About the project

The project is designed to develop the scientific knowledge-base and in-country capacity to tackle the increasing challenges from invasive plants in Nepal by engaging local communities in recognition, controlling and utilizing the invasive plants, and restoring the infested lands. It aims to use invasive plant biomass for alternative, carbon-sensitive bioenergy sources to improve livelihoods, reduce poverty, conserve biodiversity and offset carbon. Project activities focus on three districts in Nepal: Bardiya, Nawalparasi, and Makwanpur. All these project sites are suffering from infestation of Chromolaena odorata, Mikania micrantha, and Lantana camara. Fifteen CFUGs will be actively engaged throughout the project, representing 750

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Project Output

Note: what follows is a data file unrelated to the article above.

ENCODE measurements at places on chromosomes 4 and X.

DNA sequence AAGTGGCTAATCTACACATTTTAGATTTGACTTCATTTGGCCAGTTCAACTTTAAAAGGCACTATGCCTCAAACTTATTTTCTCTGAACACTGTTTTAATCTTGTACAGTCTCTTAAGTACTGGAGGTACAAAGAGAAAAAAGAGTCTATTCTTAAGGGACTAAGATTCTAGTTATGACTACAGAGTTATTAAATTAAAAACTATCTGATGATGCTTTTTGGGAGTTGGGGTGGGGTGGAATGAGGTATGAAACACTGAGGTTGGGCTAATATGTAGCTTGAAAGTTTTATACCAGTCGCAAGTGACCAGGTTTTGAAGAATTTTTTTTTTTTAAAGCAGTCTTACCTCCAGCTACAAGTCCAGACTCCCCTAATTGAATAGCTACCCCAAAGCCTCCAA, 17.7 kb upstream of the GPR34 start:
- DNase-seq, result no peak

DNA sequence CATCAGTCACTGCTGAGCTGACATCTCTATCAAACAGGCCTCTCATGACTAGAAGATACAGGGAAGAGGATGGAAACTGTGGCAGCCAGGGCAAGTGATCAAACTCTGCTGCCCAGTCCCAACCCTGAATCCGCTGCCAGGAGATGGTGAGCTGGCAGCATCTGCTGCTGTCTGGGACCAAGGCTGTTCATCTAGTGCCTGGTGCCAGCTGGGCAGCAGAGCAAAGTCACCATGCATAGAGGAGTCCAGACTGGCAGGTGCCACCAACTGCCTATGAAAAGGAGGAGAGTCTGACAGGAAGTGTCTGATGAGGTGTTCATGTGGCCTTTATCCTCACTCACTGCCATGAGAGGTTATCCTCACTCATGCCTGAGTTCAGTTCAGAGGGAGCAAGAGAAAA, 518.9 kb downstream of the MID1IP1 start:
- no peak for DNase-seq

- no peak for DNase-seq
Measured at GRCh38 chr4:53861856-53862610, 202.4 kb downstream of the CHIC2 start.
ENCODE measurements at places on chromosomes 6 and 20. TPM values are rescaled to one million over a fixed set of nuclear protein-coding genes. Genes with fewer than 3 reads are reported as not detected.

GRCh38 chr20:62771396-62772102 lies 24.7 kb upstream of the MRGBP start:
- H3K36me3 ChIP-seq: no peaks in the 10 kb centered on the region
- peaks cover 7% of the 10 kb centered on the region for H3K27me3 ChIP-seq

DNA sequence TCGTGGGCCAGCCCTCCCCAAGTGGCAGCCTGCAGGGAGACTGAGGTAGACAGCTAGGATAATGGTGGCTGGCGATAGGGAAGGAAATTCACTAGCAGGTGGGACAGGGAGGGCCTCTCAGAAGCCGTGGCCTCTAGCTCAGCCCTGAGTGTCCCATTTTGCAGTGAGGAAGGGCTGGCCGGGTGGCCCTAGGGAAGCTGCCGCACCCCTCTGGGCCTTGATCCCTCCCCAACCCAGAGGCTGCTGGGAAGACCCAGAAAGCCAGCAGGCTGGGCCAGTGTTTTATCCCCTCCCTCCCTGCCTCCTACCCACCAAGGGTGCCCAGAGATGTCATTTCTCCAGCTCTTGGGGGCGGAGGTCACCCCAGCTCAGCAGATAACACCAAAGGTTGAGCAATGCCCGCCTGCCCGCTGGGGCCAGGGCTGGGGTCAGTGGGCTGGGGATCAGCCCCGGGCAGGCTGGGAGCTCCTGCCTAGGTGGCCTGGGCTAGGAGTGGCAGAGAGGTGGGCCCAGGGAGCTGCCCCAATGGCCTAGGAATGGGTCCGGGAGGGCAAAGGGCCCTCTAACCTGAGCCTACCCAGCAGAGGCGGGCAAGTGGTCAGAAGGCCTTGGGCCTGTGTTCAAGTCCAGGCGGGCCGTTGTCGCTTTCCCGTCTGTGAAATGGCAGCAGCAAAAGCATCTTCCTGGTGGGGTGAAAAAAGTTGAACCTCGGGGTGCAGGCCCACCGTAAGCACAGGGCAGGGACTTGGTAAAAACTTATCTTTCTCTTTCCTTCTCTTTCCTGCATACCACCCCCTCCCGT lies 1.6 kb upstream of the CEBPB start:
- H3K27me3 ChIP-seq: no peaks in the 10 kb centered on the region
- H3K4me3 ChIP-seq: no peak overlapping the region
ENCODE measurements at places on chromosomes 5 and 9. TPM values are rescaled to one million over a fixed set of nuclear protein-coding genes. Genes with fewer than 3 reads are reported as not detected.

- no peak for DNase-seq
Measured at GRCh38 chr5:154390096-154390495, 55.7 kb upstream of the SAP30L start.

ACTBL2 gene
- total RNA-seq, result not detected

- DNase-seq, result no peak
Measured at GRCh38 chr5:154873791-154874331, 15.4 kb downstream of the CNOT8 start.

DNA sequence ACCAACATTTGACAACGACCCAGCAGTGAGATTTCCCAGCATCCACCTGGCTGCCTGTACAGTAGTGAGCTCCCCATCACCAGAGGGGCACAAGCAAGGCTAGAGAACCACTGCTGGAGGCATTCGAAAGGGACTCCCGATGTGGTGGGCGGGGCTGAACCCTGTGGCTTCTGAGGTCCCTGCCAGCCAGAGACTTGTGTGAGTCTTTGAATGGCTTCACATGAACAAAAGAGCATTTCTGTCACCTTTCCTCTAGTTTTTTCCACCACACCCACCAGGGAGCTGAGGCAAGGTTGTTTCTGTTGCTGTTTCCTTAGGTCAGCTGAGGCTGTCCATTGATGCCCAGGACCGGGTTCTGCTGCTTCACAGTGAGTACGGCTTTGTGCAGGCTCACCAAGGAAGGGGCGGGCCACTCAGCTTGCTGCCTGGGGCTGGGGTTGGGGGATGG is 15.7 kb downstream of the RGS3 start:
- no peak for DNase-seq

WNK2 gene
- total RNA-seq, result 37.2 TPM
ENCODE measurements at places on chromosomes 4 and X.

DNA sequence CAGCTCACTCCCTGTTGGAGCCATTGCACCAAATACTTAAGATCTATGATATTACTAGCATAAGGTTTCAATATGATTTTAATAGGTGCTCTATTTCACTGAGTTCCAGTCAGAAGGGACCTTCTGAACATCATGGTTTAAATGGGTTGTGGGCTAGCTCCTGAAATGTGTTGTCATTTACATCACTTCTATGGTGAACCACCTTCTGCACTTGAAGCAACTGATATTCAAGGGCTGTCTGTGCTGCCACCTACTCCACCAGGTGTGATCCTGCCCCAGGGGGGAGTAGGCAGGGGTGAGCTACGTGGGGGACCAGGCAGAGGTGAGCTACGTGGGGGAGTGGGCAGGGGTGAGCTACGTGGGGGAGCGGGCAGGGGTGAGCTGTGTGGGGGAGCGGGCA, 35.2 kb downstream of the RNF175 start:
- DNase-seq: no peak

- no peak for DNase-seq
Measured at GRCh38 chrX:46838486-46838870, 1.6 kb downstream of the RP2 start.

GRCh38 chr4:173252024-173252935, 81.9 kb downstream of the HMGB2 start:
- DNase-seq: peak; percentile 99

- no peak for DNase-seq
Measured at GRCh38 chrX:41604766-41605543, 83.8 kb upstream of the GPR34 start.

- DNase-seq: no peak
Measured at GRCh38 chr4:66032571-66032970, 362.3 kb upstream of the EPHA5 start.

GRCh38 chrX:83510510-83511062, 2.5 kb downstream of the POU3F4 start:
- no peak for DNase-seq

Project activities will be focused in three districts but maintain the wider prospective by covering nationally important invasive plants and informing government policy. Fifteen community forest user groups (CFUGs) will be actively engaged through out the project. The project aims to reach 750 households, and at least 3750 people. Outreach will be extended through articles in national newspapers, internet and radio, engaging the public, farmer networks and environmental NGOs. Natural resource dependent people will be empowered to identify and tackle invasive plants that degrade their lands. Invasive plants will be cleared from 15 CFUGS, and degraded areas will be restored

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